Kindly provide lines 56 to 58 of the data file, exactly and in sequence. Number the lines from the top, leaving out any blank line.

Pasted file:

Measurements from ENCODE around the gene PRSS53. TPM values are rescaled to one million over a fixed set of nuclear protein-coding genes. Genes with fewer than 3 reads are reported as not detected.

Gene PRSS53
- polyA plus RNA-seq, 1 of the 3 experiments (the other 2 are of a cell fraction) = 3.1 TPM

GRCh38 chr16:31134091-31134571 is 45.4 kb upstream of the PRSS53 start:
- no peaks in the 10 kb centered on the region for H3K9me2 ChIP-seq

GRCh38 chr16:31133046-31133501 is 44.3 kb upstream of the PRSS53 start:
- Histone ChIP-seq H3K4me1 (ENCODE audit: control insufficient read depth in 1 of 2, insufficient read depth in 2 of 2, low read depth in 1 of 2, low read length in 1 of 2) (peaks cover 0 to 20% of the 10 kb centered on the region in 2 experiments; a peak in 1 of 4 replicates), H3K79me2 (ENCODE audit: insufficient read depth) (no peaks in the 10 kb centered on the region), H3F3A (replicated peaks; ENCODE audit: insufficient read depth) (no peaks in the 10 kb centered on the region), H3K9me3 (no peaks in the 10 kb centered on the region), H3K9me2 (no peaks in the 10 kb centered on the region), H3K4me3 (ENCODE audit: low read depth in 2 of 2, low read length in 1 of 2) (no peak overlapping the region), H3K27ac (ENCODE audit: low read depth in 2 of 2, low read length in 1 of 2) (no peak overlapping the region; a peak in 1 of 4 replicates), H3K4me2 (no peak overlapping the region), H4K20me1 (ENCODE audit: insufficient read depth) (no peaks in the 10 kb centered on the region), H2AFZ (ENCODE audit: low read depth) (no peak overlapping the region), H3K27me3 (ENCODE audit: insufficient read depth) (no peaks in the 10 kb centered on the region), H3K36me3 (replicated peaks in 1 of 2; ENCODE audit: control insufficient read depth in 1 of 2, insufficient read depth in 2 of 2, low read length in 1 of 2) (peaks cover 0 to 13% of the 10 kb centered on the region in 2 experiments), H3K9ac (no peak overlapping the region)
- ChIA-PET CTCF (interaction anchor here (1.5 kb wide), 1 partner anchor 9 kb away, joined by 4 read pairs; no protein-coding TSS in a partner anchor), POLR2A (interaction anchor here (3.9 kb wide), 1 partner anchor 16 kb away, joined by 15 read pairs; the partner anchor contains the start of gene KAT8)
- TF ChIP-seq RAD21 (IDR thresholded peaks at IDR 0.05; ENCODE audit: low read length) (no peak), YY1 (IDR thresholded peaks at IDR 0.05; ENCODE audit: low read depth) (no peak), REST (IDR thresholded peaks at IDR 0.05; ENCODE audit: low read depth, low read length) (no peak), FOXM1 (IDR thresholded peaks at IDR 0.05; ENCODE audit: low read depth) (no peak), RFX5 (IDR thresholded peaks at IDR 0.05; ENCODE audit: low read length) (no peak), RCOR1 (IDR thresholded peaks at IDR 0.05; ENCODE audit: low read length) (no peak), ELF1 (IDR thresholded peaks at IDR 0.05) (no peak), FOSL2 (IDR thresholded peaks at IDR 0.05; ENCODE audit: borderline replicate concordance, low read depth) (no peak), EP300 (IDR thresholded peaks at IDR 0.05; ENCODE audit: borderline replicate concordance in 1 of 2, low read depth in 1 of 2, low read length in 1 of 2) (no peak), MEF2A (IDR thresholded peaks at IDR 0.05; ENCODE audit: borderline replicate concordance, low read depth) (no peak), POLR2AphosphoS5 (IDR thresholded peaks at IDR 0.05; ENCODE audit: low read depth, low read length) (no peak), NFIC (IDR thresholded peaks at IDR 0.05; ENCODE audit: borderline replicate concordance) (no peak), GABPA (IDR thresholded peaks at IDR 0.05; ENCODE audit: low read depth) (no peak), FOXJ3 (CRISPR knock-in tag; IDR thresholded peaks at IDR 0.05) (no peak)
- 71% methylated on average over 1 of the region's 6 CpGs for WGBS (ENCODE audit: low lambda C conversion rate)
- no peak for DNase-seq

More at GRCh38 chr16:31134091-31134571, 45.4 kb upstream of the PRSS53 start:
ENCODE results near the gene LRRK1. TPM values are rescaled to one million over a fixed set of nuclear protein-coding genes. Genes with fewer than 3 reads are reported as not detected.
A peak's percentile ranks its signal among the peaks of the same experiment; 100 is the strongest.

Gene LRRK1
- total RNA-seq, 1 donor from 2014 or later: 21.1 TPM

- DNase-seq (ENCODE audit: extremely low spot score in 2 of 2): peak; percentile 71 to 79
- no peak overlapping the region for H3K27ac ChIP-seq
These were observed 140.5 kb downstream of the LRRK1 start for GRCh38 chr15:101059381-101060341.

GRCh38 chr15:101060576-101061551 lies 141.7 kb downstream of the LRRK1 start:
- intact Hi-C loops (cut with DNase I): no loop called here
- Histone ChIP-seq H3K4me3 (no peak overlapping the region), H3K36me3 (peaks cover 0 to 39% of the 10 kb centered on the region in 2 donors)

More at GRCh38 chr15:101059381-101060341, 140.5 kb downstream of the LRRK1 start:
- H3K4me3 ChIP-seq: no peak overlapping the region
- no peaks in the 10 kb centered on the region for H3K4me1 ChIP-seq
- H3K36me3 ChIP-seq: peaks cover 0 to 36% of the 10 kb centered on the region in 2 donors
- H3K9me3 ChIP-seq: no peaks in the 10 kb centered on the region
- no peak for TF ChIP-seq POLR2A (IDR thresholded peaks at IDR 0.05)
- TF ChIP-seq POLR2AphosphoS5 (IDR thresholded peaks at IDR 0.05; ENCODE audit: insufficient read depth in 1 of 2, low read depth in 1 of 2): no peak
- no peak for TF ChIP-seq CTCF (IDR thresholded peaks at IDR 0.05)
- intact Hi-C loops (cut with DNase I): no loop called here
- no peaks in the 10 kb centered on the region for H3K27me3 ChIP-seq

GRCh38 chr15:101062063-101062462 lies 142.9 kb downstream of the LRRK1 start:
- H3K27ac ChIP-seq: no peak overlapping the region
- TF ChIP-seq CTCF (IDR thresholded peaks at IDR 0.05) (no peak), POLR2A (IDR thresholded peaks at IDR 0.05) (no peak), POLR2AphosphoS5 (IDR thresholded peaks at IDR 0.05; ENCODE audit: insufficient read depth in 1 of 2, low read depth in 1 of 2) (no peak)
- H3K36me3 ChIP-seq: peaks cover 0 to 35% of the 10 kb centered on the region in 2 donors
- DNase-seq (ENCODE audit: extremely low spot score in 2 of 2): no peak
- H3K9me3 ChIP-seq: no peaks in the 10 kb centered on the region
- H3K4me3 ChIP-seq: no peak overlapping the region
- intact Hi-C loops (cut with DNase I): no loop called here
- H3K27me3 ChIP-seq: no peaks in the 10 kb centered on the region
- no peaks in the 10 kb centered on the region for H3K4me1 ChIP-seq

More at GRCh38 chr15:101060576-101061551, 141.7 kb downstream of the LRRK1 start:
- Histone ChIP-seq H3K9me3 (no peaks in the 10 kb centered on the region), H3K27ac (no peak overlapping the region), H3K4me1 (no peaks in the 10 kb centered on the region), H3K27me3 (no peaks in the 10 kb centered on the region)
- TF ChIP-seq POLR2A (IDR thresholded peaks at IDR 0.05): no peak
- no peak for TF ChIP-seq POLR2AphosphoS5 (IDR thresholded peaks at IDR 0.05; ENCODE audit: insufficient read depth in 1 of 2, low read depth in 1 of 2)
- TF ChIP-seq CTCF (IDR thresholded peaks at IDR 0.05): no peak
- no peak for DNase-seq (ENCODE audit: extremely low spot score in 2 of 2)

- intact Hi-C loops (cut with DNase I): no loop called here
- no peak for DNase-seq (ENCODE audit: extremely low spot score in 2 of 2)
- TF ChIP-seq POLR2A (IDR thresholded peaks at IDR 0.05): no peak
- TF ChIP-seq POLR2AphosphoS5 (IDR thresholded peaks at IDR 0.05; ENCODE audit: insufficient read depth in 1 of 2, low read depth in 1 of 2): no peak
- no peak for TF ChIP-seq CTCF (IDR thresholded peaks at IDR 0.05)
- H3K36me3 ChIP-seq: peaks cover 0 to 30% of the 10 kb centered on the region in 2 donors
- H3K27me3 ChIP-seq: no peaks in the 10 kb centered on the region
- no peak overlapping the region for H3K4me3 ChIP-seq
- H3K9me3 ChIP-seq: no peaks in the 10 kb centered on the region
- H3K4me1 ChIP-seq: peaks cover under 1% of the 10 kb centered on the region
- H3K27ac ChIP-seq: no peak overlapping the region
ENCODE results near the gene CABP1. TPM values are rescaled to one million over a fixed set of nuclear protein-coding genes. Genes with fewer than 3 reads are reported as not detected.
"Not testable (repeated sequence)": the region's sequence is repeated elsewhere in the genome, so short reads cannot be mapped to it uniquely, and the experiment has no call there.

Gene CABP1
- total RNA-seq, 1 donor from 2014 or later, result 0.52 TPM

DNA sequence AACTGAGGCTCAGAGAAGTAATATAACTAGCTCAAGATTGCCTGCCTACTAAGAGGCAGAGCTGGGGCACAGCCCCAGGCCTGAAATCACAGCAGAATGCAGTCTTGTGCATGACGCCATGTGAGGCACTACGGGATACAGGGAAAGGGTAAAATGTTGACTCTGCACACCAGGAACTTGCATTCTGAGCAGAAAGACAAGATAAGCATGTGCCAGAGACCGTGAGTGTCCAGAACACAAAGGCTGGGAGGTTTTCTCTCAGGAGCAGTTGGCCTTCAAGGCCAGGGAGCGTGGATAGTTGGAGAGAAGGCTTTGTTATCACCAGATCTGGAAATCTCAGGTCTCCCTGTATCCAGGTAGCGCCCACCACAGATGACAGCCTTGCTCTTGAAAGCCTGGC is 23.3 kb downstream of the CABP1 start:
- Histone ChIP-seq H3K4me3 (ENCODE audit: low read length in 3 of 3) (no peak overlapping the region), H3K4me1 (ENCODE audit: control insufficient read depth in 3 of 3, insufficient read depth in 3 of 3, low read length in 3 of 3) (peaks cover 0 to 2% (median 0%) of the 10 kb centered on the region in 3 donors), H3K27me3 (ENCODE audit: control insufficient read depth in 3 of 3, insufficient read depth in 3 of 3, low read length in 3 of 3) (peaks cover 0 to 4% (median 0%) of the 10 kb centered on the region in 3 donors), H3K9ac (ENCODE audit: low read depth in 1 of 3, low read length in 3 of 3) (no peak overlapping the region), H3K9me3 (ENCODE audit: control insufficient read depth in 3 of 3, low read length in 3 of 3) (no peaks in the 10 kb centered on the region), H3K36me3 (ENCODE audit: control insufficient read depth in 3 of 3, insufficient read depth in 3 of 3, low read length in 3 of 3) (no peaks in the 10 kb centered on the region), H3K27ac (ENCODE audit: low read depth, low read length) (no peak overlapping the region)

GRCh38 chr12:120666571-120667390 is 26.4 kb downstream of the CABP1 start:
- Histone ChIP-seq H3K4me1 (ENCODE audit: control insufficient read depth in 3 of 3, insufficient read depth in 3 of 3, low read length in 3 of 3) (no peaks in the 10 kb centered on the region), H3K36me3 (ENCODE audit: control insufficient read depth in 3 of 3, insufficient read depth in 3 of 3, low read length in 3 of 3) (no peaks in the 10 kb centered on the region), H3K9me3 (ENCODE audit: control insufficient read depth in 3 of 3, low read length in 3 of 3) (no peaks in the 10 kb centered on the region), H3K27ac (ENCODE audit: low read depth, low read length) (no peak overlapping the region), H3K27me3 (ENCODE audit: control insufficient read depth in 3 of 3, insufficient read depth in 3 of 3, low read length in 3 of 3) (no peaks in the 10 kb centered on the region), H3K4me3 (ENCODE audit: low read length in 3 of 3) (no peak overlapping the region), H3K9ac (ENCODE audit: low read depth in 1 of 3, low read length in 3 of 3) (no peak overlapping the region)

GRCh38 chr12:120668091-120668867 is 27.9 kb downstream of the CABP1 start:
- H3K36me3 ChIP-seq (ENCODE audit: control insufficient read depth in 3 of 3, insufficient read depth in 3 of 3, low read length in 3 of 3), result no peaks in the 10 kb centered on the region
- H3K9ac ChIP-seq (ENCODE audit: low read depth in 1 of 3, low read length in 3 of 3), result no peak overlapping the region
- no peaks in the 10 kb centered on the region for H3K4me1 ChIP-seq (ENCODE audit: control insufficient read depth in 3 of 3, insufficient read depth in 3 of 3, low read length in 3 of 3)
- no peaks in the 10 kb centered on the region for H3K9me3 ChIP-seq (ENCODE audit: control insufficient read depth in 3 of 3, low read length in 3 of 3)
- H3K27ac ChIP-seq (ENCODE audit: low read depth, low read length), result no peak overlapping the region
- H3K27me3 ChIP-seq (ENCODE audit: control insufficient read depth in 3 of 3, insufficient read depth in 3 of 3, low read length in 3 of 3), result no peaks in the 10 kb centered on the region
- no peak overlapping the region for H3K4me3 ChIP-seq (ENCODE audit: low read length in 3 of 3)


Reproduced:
- no peak overlapping the region for H3K4me3 ChIP-seq
- H3K9me3 ChIP-seq: no peaks in the 10 kb centered on the region
- H3K4me1 ChIP-seq: peaks cover under 1% of the 10 kb centered on the region